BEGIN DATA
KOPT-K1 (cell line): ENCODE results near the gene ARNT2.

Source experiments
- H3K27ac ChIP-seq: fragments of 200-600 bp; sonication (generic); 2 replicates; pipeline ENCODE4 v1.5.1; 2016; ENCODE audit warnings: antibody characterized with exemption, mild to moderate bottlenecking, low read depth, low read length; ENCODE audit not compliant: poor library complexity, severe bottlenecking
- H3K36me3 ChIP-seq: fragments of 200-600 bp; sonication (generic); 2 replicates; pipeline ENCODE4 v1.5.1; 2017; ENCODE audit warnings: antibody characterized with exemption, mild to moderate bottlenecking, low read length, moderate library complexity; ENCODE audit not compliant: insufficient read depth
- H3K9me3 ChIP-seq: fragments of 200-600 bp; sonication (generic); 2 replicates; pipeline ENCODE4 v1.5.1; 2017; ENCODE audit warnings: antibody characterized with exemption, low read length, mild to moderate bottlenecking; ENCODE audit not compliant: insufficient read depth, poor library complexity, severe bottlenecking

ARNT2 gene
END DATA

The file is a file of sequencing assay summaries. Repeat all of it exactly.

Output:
KOPT-K1 (cell line): ENCODE results near the gene ARNT2.

Source experiments
- H3K27ac ChIP-seq: fragments of 200-600 bp; sonication (generic); 2 replicates; pipeline ENCODE4 v1.5.1; 2016; ENCODE audit warnings: antibody characterized with exemption, mild to moderate bottlenecking, low read depth, low read length; ENCODE audit not compliant: poor library complexity, severe bottlenecking
- H3K36me3 ChIP-seq: fragments of 200-600 bp; sonication (generic); 2 replicates; pipeline ENCODE4 v1.5.1; 2017; ENCODE audit warnings: antibody characterized with exemption, mild to moderate bottlenecking, low read length, moderate library complexity; ENCODE audit not compliant: insufficient read depth
- H3K9me3 ChIP-seq: fragments of 200-600 bp; sonication (generic); 2 replicates; pipeline ENCODE4 v1.5.1; 2017; ENCODE audit warnings: antibody characterized with exemption, low read length, mild to moderate bottlenecking; ENCODE audit not compliant: insufficient read depth, poor library complexity, severe bottlenecking

ARNT2 gene